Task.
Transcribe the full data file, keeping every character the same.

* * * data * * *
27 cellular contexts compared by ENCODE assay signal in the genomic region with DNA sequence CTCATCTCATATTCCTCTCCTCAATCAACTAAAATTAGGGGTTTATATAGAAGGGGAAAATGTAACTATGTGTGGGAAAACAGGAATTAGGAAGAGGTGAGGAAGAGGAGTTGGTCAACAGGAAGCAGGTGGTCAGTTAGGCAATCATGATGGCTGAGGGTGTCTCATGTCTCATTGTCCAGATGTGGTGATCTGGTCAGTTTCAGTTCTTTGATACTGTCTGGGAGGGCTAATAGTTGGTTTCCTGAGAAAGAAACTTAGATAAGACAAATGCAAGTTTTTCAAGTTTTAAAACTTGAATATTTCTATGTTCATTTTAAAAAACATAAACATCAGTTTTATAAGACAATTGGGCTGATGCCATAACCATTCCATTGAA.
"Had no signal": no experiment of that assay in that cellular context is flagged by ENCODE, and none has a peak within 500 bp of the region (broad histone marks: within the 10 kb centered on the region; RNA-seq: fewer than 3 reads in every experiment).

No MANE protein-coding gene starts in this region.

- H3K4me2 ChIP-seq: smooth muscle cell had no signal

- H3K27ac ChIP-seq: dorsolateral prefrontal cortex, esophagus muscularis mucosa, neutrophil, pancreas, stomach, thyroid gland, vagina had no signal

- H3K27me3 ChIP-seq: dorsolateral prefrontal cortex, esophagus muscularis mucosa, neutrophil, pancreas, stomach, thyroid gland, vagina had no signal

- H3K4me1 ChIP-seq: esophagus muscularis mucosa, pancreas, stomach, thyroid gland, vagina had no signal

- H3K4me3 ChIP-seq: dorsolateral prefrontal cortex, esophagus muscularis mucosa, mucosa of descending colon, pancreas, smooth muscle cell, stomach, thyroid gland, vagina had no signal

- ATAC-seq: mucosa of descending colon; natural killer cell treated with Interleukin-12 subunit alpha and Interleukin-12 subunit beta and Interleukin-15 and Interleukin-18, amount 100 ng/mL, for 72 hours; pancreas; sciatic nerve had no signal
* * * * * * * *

27 cellular contexts compared by ENCODE assay signal in the genomic region with DNA sequence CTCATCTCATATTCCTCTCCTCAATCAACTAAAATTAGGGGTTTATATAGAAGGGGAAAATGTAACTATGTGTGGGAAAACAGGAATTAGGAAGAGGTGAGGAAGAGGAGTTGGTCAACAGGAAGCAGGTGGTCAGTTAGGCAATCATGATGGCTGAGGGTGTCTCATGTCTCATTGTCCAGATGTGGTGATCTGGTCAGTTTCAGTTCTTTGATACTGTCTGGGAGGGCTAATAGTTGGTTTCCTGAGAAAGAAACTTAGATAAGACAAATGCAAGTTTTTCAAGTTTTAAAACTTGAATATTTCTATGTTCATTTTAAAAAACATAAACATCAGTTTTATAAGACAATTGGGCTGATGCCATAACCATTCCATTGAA.
"Had no signal": no experiment of that assay in that cellular context is flagged by ENCODE, and none has a peak within 500 bp of the region (broad histone marks: within the 10 kb centered on the region; RNA-seq: fewer than 3 reads in every experiment).

No MANE protein-coding gene starts in this region.

- H3K4me2 ChIP-seq: smooth muscle cell had no signal

- H3K27ac ChIP-seq: dorsolateral prefrontal cortex, esophagus muscularis mucosa, neutrophil, pancreas, stomach, thyroid gland, vagina had no signal

- H3K27me3 ChIP-seq: dorsolateral prefrontal cortex, esophagus muscularis mucosa, neutrophil, pancreas, stomach, thyroid gland, vagina had no signal

- H3K4me1 ChIP-seq: esophagus muscularis mucosa, pancreas, stomach, thyroid gland, vagina had no signal

- H3K4me3 ChIP-seq: dorsolateral prefrontal cortex, esophagus muscularis mucosa, mucosa of descending colon, pancreas, smooth muscle cell, stomach, thyroid gland, vagina had no signal

- ATAC-seq: mucosa of descending colon; natural killer cell treated with Interleukin-12 subunit alpha and Interleukin-12 subunit beta and Interleukin-15 and Interleukin-18, amount 100 ng/mL, for 72 hours; pancreas; sciatic nerve had no signal